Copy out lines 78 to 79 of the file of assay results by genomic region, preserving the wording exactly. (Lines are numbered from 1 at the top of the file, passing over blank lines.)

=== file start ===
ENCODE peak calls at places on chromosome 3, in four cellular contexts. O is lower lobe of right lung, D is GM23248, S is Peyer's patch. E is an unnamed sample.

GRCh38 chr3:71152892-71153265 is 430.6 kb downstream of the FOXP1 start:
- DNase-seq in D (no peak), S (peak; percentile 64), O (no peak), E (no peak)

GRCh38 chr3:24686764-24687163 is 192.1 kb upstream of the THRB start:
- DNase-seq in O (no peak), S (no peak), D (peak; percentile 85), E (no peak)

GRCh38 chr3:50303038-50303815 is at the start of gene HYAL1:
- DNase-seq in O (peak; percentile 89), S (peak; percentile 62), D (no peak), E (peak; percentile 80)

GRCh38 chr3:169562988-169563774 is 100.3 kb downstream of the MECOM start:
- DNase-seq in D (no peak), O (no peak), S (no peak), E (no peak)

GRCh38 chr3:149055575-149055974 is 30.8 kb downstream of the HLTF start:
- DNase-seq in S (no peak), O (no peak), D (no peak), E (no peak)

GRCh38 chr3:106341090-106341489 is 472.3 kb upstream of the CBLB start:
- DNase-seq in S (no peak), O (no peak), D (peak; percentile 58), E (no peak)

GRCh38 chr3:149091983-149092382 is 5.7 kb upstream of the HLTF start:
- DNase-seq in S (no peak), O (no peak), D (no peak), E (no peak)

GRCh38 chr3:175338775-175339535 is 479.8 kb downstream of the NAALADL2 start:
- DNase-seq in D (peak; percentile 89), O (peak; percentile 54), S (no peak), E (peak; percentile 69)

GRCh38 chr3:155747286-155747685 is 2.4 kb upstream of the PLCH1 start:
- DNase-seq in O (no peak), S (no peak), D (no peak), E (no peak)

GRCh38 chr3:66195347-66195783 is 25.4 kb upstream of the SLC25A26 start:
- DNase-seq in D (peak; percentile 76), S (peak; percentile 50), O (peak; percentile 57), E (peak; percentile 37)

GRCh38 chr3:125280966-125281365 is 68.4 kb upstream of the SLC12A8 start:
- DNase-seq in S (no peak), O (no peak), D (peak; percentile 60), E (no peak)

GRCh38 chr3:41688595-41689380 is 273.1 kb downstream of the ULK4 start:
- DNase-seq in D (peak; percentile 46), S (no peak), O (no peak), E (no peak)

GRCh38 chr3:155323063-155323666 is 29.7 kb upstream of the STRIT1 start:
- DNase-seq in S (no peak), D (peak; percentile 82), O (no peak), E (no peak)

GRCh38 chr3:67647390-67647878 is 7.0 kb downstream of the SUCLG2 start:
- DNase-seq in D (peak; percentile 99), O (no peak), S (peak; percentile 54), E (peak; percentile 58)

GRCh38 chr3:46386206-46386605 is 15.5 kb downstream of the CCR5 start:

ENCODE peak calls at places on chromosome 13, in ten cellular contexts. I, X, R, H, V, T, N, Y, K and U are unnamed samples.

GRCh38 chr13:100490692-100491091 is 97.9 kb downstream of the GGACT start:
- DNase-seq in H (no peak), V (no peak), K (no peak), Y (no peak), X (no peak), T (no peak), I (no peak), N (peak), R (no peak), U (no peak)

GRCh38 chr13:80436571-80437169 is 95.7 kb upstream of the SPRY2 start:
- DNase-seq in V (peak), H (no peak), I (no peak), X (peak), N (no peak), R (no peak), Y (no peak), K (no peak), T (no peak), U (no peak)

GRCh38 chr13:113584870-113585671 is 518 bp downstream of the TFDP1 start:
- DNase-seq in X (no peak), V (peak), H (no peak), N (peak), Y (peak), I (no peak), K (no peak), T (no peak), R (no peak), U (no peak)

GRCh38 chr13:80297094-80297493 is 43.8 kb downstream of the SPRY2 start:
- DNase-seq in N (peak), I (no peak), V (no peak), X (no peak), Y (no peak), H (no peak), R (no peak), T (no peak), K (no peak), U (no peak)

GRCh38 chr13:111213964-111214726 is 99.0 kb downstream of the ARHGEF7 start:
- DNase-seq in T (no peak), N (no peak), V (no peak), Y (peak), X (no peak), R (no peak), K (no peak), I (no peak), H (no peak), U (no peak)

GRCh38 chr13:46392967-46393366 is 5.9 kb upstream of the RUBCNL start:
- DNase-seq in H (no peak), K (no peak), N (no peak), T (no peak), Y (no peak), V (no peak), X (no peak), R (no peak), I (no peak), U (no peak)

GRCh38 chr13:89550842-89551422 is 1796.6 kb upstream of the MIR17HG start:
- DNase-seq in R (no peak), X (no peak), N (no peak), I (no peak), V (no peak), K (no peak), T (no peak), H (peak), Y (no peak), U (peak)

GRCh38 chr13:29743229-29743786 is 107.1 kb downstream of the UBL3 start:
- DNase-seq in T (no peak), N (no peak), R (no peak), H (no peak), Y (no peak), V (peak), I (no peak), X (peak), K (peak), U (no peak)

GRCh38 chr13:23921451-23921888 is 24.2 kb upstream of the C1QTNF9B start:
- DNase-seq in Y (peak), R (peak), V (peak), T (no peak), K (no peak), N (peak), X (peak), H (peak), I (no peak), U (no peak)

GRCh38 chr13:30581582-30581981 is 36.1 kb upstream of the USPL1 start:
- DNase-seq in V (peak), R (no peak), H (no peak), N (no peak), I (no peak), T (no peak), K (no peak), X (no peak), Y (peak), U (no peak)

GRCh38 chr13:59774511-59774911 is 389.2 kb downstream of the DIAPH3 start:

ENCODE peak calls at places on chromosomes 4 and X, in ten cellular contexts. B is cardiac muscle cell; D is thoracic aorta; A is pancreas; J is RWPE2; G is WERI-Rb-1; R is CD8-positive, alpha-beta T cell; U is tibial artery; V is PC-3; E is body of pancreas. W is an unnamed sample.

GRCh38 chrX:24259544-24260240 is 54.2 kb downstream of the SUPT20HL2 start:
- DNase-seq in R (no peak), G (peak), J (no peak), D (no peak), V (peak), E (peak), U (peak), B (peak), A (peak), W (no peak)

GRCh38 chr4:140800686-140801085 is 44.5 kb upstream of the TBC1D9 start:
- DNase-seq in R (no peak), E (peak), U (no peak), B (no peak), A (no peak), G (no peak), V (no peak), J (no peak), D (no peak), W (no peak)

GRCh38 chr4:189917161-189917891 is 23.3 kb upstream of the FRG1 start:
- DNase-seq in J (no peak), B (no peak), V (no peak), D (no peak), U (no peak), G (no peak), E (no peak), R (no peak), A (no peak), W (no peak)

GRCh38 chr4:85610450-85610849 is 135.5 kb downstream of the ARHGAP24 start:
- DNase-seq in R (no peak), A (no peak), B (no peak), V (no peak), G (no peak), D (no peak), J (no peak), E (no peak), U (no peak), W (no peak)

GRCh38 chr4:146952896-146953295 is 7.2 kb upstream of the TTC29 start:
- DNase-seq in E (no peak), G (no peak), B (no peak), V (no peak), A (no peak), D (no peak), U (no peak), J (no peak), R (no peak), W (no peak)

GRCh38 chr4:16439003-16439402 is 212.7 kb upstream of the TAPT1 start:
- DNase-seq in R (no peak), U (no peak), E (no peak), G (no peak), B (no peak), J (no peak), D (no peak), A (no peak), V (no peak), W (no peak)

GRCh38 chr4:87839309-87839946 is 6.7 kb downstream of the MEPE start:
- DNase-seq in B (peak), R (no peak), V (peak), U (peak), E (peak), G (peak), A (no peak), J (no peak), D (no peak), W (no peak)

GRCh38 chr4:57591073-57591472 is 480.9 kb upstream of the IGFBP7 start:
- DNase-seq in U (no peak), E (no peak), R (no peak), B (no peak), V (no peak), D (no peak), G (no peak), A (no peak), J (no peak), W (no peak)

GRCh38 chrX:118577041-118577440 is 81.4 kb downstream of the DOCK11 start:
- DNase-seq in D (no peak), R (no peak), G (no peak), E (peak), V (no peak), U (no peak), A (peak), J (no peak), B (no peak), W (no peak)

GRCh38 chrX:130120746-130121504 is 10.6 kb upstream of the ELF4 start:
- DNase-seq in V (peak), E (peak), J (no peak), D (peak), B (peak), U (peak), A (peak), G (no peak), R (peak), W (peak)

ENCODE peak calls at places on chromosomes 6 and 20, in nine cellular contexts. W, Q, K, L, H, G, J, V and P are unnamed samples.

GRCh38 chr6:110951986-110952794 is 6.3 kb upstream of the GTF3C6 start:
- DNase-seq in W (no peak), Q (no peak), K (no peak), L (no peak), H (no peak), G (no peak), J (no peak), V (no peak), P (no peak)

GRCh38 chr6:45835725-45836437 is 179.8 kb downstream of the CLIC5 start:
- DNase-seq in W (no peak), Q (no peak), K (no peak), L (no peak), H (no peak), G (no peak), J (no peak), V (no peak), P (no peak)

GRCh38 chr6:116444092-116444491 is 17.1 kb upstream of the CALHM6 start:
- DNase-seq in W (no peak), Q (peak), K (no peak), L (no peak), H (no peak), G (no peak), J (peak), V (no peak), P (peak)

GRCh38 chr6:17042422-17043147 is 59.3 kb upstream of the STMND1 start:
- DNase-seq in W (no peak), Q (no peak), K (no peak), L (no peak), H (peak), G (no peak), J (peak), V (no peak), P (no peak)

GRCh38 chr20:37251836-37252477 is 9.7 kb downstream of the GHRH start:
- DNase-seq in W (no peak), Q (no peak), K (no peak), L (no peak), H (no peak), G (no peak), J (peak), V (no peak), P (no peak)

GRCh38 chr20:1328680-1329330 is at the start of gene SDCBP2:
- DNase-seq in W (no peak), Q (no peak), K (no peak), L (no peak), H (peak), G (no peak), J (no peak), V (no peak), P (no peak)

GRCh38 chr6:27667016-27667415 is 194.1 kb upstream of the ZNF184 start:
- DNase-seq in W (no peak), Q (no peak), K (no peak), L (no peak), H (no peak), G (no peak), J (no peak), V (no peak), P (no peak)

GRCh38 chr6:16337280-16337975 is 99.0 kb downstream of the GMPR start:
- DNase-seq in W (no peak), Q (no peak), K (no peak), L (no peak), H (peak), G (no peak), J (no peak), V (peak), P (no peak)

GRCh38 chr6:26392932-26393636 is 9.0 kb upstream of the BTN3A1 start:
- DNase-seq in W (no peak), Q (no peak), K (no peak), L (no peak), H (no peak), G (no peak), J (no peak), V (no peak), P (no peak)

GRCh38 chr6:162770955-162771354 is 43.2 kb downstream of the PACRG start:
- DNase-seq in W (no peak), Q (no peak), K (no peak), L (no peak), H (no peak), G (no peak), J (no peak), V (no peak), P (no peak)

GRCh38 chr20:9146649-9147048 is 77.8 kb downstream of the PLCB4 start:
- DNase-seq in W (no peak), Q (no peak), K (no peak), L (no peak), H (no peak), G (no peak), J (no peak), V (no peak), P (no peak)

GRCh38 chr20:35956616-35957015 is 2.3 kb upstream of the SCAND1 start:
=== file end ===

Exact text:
- DNase-seq in W (no peak), Q (no peak), K (no peak), L (no peak), H (no peak), G (no peak), J (no peak), V (no peak), P (no peak)

GRCh38 chr6:116444092-116444491 is 17.1 kb upstream of the CALHM6 start: